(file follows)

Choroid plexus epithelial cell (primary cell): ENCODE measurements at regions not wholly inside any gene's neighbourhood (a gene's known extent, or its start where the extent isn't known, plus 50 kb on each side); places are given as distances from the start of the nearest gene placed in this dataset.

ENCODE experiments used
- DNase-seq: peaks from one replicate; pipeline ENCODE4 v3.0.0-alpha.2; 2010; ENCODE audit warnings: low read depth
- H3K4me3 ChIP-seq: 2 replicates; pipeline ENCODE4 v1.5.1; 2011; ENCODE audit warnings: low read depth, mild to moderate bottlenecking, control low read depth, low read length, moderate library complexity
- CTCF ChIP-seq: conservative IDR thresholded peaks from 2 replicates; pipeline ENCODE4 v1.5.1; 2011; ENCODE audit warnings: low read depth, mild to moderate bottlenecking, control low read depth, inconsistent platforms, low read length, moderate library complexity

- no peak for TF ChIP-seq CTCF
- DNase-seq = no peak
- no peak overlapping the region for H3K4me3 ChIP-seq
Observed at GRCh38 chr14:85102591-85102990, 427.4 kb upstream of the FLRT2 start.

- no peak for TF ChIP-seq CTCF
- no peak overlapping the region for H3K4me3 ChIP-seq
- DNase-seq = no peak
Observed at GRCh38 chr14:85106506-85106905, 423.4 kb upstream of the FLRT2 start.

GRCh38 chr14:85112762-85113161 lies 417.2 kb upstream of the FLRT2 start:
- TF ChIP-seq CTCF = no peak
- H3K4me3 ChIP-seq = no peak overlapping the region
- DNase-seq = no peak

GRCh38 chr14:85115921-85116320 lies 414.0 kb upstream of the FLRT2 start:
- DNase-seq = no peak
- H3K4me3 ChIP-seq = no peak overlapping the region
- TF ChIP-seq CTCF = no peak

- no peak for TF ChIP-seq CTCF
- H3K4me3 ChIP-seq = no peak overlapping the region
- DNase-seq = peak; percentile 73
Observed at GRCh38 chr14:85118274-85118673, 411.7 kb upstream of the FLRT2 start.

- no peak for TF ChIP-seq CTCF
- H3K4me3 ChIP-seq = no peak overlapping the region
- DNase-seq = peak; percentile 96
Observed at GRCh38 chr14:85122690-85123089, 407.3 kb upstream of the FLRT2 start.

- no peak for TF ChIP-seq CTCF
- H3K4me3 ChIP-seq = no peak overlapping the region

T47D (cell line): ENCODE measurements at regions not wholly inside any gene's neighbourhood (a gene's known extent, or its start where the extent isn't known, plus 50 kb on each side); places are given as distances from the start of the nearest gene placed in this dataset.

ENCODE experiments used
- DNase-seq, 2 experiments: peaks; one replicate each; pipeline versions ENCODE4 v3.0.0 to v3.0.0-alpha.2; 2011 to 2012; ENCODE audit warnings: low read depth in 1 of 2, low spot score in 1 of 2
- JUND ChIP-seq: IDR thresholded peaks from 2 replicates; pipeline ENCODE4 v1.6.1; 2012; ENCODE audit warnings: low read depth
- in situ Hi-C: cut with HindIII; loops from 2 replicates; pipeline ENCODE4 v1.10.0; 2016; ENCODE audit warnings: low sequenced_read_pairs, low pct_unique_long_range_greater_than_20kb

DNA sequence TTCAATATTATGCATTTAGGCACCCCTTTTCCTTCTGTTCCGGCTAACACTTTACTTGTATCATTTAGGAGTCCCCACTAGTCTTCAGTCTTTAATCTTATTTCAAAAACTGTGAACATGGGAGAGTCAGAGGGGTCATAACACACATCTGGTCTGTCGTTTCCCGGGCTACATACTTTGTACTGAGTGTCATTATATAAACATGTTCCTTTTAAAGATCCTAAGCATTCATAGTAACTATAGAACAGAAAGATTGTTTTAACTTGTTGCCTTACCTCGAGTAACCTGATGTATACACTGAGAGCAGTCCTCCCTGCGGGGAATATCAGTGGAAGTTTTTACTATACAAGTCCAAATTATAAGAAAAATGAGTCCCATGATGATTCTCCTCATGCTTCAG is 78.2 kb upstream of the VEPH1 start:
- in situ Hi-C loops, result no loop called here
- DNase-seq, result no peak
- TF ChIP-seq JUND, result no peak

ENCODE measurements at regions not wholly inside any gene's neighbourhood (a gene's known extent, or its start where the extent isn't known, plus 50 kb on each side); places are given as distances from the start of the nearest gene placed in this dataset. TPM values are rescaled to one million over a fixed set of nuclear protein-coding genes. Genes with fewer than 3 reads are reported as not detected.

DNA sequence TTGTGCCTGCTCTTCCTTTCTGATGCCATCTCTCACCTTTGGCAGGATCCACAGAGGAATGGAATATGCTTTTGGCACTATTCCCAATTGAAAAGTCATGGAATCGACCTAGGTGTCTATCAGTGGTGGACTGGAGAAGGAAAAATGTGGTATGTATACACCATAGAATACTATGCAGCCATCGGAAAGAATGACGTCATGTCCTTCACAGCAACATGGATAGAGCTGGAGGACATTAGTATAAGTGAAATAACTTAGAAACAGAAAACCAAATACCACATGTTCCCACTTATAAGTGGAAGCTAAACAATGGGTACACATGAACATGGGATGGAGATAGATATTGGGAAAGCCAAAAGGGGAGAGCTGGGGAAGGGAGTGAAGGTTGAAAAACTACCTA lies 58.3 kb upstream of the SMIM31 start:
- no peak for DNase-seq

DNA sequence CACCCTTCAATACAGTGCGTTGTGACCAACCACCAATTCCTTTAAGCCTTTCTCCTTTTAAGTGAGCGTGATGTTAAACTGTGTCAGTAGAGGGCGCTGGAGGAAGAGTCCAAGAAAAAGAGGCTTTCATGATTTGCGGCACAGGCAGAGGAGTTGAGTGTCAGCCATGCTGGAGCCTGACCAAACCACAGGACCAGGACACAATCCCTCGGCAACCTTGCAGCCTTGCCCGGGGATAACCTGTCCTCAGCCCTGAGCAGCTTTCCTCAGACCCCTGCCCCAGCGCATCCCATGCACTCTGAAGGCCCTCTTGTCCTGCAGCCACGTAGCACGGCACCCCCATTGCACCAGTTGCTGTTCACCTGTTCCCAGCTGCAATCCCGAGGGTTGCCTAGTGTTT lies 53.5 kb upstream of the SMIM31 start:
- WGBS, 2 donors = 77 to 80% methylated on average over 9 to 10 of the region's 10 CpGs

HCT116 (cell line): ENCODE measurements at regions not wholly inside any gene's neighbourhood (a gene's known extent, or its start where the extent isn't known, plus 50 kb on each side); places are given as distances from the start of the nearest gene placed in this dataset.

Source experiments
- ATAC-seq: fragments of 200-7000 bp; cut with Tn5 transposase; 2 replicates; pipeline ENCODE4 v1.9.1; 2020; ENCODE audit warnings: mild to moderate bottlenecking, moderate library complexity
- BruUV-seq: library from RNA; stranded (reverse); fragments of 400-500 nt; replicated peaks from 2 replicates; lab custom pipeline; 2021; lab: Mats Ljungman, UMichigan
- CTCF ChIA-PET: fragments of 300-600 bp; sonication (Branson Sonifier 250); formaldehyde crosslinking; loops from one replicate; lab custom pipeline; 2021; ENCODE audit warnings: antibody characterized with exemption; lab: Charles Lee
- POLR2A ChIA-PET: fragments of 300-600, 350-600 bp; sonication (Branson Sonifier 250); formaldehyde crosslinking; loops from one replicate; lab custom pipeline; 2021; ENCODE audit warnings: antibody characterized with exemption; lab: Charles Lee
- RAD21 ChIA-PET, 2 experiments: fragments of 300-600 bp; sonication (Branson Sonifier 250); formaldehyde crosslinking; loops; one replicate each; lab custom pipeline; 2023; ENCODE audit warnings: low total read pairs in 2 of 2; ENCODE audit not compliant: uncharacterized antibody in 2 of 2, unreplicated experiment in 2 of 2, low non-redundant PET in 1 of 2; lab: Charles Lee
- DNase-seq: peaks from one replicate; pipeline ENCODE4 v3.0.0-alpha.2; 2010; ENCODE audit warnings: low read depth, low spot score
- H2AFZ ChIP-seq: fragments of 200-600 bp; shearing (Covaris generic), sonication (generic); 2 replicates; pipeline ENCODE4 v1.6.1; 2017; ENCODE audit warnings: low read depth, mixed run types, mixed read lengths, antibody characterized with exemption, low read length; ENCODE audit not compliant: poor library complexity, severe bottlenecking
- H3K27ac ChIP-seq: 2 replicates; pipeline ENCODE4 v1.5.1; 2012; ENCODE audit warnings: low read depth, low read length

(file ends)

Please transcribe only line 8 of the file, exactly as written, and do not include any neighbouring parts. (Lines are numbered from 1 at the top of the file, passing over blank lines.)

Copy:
- no peak overlapping the region for H3K4me3 ChIP-seq